By Hildur Palsdottir
Fall is my favorite season for several reasons, kicking leaves being one of them. But warnings that this summer’s drought would cut the season for leaf peeping short here on Long Island and result in a subdued color palette inspired my plans to venture out of state and up north to enjoy the vibrant display of colors characteristic of Northeastern autumn.
Unfortunately, stressed trees are underperforming as a symptom of climate change with this year’s color display attenuated not just on Long Island, but also in the eastern part of Massachusetts and Connecticut, southeastern New York, Pennsylvania and New Jersey. I heard the canopy is already browning in Rhode Island.
The factors at play for fall color display include more than just moisture and sunlight. The absence of fall frost mutes the crisp brilliance of crimson red. While many had predicted that global warming would lead to a longer growing season yielding more time for photosynthesis, climate scientists were surprised to discover earlier leaf senescence in a warming climate. While the fall foliage peak is pushed back in some places, leaf-peeping season is shortened.
The spread of non-native canopy further mutes the formerly brilliant fall foliage that’s inspired poets and painters throughout centuries.
In my quest for wonderment I drove north to New Hampshire this mid-October to embrace with all my senses the most magnificent shades of green, yellow, orange and red. While surrounded by health and vibrancy, my climate concerns blended with timeless natural beauty. Amid biodiverse native woodlands I relaxed my worries temporarily into a bed of ancient ferns decorating the forest floor. Insidious English ivy nowhere in sight.
Healthy ecosystems are expressed in rich biodiversity. Gazing at the forested mountain range and native wild lands up north, you can easily access your natural place and humility. It’s therapeutic to spend time in nature. Inspired by Northeastern woodlands Ralph Waldo Emerson wrote: “I am the lover of uncontained and immortal beauty. In the wilderness, I find something more dear and connate than in streets or villages. In the tranquil landscape, and especially in the distant line of the horizon, man beholds somewhat as beautiful as his own nature.”
While hiking through New Hampshire woodlands, I made a point of pausing by healthy beech trees, well aware that the nematode that causes Beech Leaf Disease poses a significant threat to the future of our Northeastern forest. Long Island woodlands are further compromised by several other recent invasive pests such as the Emerald Ash Borer attacking Ash trees and spotted lanternfly that doesn’t discriminate.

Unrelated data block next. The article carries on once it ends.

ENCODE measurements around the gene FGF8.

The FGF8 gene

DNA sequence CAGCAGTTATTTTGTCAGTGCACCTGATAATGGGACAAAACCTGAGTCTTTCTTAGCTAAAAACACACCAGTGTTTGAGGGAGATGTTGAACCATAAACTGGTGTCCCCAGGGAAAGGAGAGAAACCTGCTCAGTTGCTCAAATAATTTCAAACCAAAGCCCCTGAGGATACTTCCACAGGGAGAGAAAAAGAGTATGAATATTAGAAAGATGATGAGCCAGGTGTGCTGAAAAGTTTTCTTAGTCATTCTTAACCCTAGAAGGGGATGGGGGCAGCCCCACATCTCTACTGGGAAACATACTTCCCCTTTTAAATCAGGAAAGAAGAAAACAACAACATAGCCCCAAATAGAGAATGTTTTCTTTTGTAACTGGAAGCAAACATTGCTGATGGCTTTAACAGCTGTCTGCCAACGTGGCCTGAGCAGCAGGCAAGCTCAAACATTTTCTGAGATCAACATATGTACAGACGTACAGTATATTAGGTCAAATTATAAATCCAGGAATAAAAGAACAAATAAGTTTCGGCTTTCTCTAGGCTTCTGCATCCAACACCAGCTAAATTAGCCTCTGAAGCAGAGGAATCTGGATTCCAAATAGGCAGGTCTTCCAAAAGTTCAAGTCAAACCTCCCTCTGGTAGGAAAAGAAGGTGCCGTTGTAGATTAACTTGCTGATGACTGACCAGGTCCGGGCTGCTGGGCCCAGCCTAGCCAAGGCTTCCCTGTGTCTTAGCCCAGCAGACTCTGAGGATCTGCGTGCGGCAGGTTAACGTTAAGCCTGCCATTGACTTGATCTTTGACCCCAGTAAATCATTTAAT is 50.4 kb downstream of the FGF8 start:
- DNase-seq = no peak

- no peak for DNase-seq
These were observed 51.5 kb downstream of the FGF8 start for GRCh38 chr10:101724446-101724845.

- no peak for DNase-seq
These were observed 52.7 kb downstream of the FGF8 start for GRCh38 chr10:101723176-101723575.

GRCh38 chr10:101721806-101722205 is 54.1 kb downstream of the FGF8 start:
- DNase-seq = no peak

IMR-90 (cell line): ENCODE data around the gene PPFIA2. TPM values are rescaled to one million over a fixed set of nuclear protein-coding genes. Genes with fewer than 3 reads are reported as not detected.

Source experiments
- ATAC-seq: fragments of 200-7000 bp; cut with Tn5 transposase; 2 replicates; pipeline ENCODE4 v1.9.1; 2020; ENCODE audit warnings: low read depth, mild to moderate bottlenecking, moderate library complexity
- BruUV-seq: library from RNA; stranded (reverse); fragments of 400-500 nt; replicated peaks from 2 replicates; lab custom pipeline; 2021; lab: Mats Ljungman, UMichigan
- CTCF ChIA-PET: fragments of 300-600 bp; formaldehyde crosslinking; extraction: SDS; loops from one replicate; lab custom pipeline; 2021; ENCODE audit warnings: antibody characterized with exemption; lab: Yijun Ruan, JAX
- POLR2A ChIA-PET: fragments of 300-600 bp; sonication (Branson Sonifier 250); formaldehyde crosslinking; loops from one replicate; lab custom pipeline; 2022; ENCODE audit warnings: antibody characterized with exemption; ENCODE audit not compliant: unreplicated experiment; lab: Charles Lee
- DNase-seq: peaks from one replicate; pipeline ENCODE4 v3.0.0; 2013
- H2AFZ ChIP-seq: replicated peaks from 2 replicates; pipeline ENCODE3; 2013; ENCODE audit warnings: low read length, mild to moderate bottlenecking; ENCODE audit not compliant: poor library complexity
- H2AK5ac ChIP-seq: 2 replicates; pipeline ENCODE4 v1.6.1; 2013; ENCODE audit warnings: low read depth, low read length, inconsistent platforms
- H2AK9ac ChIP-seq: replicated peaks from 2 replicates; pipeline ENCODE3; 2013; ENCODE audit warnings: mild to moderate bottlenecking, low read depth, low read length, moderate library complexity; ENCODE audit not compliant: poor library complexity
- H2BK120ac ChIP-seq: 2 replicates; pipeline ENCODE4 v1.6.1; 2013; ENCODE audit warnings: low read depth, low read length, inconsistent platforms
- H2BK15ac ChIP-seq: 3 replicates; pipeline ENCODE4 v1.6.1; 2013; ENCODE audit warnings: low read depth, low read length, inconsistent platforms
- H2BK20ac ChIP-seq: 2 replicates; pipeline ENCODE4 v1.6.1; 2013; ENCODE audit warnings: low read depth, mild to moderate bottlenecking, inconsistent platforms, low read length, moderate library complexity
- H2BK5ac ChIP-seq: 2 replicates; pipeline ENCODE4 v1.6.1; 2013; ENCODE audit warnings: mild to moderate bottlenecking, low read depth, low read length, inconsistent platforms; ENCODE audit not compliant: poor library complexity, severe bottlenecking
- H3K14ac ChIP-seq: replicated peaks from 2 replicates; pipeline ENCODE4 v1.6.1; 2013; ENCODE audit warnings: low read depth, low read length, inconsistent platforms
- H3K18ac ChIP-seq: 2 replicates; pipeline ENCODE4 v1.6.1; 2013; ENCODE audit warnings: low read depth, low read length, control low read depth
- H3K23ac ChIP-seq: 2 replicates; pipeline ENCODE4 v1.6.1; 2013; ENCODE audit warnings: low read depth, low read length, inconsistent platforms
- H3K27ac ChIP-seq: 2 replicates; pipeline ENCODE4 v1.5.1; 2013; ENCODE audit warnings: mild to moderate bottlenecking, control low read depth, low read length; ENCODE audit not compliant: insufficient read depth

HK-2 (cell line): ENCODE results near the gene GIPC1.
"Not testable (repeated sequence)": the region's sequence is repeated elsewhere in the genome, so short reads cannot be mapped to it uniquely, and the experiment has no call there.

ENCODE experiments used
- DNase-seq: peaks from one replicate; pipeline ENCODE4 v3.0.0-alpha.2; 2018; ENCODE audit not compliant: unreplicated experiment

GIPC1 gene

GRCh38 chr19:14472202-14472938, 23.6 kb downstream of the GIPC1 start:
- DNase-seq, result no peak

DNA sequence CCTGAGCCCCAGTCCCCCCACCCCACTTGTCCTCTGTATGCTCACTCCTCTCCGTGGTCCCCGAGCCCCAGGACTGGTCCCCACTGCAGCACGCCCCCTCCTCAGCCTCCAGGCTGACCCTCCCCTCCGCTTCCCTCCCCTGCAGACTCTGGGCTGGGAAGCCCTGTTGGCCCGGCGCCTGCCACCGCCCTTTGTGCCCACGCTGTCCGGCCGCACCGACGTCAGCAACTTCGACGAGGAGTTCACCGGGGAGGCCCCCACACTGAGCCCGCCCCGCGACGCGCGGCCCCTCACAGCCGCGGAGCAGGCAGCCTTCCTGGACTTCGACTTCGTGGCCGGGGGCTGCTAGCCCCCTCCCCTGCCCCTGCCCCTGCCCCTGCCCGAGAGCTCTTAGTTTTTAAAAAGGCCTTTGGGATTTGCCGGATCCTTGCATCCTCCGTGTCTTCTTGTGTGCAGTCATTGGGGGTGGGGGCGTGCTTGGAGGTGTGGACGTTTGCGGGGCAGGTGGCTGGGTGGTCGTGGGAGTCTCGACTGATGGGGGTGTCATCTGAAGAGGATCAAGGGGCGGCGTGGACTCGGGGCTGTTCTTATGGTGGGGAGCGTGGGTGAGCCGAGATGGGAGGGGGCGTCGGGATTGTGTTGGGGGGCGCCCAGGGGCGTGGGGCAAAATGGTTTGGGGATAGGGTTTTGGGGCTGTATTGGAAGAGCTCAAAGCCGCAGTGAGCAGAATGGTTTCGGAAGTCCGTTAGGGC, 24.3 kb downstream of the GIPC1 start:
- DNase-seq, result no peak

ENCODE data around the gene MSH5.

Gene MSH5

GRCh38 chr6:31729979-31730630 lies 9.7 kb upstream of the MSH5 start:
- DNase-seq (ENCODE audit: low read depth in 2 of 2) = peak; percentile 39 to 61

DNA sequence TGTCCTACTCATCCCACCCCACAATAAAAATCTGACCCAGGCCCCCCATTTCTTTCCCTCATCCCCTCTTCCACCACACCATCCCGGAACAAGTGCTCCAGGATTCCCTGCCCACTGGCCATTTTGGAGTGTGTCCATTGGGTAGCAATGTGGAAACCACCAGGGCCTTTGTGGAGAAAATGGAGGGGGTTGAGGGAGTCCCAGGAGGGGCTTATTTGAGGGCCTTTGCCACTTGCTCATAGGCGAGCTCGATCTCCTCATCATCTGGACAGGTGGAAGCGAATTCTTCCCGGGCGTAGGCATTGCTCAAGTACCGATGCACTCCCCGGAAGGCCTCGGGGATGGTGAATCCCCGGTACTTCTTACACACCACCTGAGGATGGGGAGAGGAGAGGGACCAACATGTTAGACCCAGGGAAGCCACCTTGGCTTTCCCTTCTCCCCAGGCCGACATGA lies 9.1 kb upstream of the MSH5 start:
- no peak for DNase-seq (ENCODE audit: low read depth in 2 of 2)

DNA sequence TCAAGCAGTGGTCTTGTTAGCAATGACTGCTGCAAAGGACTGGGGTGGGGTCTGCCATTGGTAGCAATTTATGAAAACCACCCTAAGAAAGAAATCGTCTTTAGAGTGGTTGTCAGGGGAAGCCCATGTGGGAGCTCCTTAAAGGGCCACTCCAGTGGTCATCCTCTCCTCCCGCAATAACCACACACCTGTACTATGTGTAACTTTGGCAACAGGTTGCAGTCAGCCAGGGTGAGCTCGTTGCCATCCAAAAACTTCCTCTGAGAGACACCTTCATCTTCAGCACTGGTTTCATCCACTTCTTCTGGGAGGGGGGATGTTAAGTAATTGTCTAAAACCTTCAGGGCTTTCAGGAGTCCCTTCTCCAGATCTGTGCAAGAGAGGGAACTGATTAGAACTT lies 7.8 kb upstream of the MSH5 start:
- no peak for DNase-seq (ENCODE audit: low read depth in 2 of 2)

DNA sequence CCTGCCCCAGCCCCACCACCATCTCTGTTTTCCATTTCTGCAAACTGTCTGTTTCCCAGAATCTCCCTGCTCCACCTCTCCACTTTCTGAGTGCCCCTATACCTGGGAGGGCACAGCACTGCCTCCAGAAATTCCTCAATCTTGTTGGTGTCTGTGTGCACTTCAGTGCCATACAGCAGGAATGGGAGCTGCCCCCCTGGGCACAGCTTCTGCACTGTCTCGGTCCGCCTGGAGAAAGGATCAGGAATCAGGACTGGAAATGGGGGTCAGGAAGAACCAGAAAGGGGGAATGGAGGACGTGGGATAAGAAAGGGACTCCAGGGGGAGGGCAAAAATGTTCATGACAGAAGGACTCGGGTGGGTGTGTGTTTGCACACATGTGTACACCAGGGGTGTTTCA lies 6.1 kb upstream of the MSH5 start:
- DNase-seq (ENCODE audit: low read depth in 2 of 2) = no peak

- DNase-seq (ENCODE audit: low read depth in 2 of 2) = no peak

Last century it’s estimated that every fourth tree in our forest was an American Chestnut. Already functionally extinct for decades, the iconic American chestnut population was wiped out by a fungal disease carried over by Chinese chestnut trees introduced into North America from East Asia. Almost 4 billion American chestnut trees were killed in the first half of the 20th century. I couldn’t help but wonder if similarly, our beeches will fade into memory of a distant past.
Before journeying up north, I inspected all flat surfaces for spotted lanternfly eggs, and had to trust that disinfecting my boots with vinegar was sufficient to prevent the spread of the invasive pests that plague Long Island woods. Our neck of the woods has been irreversibly shaped by colonial settlement and overdevelopment. Very little is left of old-growth forest here in Nassau. Returning home from New Hampshire to New York by car, it’s ominous how together with growing population density the non-native, invasive tree canopy creeps in and largely replaces our native tree canopy.
First introduced by European settlers as an ornamental for landscaping in 1756, fast-growing Norway maples now dominate the canopy here and have replaced most of our native sugar and red maples. Their thick canopy mercilessly prevents native seedlings from finding sunlight.
In addition to crowding out natives, many naturalists suspect Norway maples flush the ground with toxins, thereby preventing other species from taking roots. If you’re not leaf shape literate, you can easily distinguish Norway maples from other maples, as they exude a milky sap from the leaf stem. While introduced in good faith, most states now classify Norway maple as an invasive plant species.
It’s hard to predict the future of our native vegetation here. But it is certain that doing the best we can today to manage the spread of invasives and plant natives will make an enormous difference for our future ecosystem’s health and function. And as Emerson wrote, our nature is beautiful. Let’s embody this beauty in action with native ecosystem restoration.
With autumn’s golden and crimson glory fading into shades of brown, it’s timely to support our local, native trees in whichever way you can. Please do feel invited to connect with the trees not just for the sheer aesthetics, but also the vital ecosystem functions they perform, including their generous offerings of breathable air. Joanna Mounce Stancil of U.S. Forest Service writes that “one large tree can provide a day’s supply of oxygen for up to four people,” while cleaning the air of carbon.
We have an enormous capacity to support positive change; we can help regenerate disturbed woodlands and nurse them back into thriving ecosystems and with that remind future generations about their beautiful nature.